1. To demonstrate the operating characteristics of a three-phase induction motor
using the four pole squirrel cage induction motor.
2. To record the load characteristics N, I, cos 0, P2, s, and n as a function of
torque, (t) of a three-phase induction motor with squirrel-cage rotor for star
and delta connections.
3. To examine its performance characteristics.
LIST OF REQUIREMENTS
1. Voltage supply
2. Three-phase induction motor with squirrel cage rotor
3. Power factor meter
4. Watt meter
7. Pendulum machine
8. Display panel
9. Coupling cover
11.Shaft and cover
An AC motor is an electric motor that is driven by an alternating current. It consists of
two basic parts, an outside stationary stator having coils supplied with alternating
current to produce a rotating magnetic field, and an inside rotor attached to the
output shaft that is given a torque by the rotating field.
There are two types of AC motors, depending on the type of rotor used. The first is
the synchronous motor, which rotates exactly at the supply frequency or a
submultiples of the supply frequency. The magnetic field on the rotor is either
generated by current delivered through slip rings or by a permanent magnet.
The second type is the induction motor, which turns slightly slower than the supply
frequency. The magnetic field on the rotor of this motor is created by an induced
DEVICE 2 POLES
Three-phase AC induction motors
Three phase AC induction motors rated 746 W (1.000 hp) and 25 W (left),
with smaller motors from CD player, toy and CD/DVD drive reader head traverse (9
V battery shown, at bottom center, for size comparison).
Most common AC motors use the squirrel cage rotor, which will be found in
virtually all domestic and light industrial alternating current motors. The squirrel cage
refers to the rotating exercise cage for pet animals. The motor takes its name from
the shape of its rotor "windings"- a ring at either end of the rotor, with bars
connecting the rings running the length of the rotor. It is typically cast aluminum or
copper poured between the iron laminates of the rotor, and usually only the end rings
will be visible. The vast majority of the rotor currents will flow through the bars rather
than the higher-resistance and usually varnished laminates. Very low voltages at
very high currents are typical in the bars and end rings; high efficiency motors will
often use cast copper in order to reduce the resistance in the rotor.
In operation, the squirrel cage motor may be viewed as a transformer with a
rotating secondary. When the rotor is not rotating in sync with the magnetic field,
large rotor currents are induced; the large rotor currents magnetize the rotor and
interact with the stator's magnetic fields to bring the rotor almost into synchronization
with the stator's field. An unloaded squirrel cage motor at rated no-load speed will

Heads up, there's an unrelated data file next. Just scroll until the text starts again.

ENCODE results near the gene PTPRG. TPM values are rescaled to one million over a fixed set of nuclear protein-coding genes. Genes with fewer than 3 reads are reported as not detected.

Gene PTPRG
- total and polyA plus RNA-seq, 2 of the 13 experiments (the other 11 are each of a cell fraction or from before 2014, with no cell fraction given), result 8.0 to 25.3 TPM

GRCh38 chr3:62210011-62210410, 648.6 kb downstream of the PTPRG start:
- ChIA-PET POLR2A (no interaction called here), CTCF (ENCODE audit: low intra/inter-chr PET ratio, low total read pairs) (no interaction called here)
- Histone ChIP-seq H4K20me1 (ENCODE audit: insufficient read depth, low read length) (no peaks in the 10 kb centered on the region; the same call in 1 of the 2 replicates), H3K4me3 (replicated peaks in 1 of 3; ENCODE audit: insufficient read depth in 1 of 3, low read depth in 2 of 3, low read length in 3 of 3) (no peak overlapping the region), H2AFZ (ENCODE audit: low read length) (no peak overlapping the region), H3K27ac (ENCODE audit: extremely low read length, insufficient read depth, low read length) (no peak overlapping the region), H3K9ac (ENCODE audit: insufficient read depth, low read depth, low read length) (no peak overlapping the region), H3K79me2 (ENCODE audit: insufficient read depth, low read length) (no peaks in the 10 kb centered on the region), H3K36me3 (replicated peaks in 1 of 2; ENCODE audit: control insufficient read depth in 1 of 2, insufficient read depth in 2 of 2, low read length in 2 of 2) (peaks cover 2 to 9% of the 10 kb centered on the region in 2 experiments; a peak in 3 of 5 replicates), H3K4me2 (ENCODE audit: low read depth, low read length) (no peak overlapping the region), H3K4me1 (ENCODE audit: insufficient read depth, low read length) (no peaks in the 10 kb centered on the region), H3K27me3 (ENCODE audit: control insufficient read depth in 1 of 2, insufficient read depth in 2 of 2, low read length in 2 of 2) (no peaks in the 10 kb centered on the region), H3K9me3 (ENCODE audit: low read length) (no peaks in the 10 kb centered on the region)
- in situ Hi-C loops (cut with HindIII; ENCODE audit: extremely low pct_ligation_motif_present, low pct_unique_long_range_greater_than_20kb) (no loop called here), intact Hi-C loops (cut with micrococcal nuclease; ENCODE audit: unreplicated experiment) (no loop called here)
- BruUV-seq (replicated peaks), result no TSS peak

consume electrical power only to maintain rotor speed against friction and resistance
losses; as the mechanical load increases, so will the electrical load - the electrical
load is inherently related to the mechanical load. This is similar to a transformer,
where the primary's electrical load is related to the secondary's electrical load.
This is why, for example, a squirrel cage blower motor may cause the lights in
a home to dim as it starts, but doesn't dim the lights on startup when its fan belt (and
therefore mechanical load) is removed. Furthermore, a stalled squirrel cage motor
(overloaded or with a jammed shaft) will consume current limited only by circuit
resistance as it attempts to start. Unless something else limits the current (or cuts it
off completely) overheating and destruction of the winding insulation is the likely
In order to prevent the currents induced in the squirrel cage from
superimposing itself back onto the supply, the squirrel cage is generally constructed
with a prime number of bars, or at least a small multiple of a prime number (rarely
more than 2). There is an optimum number of bars in any design, and increasing the
number of bars beyond that point merely serves to increase the losses of the motor
particularly when starting.
Virtually every washing machine, dishwasher, standalone fan, record player,
etc. uses some variant of a squirrel cage motor.
If the rotor of a squirrel runs at high speed, the flux in the rotor at any given
place on the rotor would not change, and no current would be created in the squirrel
cage. For this reason, ordinary squirrel-cage motors run at some tens of rpm slower
than synchronous speed, even at no load. Because the rotating field (or equivalent
pulsating field) actually or effectively rotates faster than the rotor, it could be said to